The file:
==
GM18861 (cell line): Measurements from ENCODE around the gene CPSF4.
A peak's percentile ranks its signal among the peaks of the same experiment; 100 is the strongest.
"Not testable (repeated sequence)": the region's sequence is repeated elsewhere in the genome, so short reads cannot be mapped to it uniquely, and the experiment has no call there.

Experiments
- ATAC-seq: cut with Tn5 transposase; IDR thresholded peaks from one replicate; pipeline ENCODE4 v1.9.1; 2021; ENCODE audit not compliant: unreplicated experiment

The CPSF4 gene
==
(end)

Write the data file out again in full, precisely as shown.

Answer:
GM18861 (cell line): Measurements from ENCODE around the gene CPSF4.
A peak's percentile ranks its signal among the peaks of the same experiment; 100 is the strongest.
"Not testable (repeated sequence)": the region's sequence is repeated elsewhere in the genome, so short reads cannot be mapped to it uniquely, and the experiment has no call there.

Experiments
- ATAC-seq: cut with Tn5 transposase; IDR thresholded peaks from one replicate; pipeline ENCODE4 v1.9.1; 2021; ENCODE audit not compliant: unreplicated experiment

The CPSF4 gene